Work emails private unless policy states otherwise


Employers must have policies in place if they want the ability to read their workers’ emails and online chats, says Toronto employment lawyer Barry Goldman.

“Unless there is a firm policy that says you may not use your computer for any personal use, employees are entitled to have an expectation of privacy, and the employer may not read or look at their personal emails,” says Goldman, apartner with Shibley Righton LLP.

According to a recent ruling, the European Court of Human Rights says a Romanian firm — which fired a worker after finding 45 pages worth of personal messages in just over a week in 2007 —  justifiably accessed his work Yahoo Messenger communications, CTV News reports.

The human rights court ruled the employer was acting within its rights when it accessed the employee’s private messages to check if he was completing his work, the report states.

The court notes this case was different to some successful privacy protection cases, as the worker had been given prior warning that communications could be read by management and that sending personal messages during work hours was banned. Previously, another worker had been fired over this.

Even if there was no policy on computer use, the worker likely could have been fired for gross dereliction of duty, Goldman tells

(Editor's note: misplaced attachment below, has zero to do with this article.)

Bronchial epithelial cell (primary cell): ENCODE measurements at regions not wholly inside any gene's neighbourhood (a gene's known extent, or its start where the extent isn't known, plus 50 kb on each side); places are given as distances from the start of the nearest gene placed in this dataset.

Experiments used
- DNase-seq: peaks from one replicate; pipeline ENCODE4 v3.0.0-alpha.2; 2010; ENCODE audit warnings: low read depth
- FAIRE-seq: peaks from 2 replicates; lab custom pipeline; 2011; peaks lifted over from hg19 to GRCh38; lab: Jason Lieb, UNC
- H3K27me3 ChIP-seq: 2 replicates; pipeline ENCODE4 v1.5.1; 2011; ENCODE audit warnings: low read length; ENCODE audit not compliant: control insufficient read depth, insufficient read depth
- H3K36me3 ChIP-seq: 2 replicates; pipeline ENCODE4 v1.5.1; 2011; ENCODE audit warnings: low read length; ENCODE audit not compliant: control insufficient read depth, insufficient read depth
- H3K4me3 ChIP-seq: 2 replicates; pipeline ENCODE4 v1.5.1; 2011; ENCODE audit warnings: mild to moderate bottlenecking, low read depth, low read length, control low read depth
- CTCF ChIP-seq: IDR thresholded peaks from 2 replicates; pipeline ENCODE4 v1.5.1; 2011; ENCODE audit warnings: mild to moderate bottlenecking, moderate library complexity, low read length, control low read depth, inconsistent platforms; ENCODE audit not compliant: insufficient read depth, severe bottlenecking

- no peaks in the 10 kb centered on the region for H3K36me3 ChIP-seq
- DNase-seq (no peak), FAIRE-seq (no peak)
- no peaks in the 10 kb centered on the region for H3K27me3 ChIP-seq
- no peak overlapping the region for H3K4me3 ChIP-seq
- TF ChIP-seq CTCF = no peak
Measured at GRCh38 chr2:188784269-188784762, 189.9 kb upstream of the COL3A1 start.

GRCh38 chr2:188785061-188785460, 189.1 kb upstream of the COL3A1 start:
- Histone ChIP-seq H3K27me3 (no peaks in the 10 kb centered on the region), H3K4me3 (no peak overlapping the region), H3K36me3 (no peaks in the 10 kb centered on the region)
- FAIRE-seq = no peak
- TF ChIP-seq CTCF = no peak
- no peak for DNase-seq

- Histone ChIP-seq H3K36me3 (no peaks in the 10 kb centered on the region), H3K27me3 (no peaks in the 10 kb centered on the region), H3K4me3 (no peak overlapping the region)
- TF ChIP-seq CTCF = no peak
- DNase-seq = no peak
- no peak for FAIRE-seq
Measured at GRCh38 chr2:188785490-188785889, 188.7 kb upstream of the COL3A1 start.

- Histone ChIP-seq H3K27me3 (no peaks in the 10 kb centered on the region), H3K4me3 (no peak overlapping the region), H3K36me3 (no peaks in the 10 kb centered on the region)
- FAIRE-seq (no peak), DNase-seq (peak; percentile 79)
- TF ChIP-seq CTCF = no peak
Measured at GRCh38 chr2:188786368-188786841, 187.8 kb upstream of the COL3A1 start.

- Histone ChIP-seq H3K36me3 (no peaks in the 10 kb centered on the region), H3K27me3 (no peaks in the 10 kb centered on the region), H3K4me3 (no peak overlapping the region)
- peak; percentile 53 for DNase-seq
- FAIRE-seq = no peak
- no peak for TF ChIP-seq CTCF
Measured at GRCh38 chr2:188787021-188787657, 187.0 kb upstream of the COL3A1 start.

“If you’re spending that much time on personal emails or Twitter or other social media, then you’re neglecting your job, and, save for extraordinary circumstances, that could be seen as gross dereliction of duty,” he says.

Although many companies are enacting policies proscribing computer use at work, the vast majority of employers still don’t have them, Goldman says. He encourages his employer clients to implement Internet use policies.

“Without such a policy, an employer will have no right to intercept and read an employee’s personal emails,” he says.

Goldman notes, however, that, with or without a computer use policy, employers would still have the right to intervene and notify police if work computers are being used for criminal purposes, such as for child pornography.

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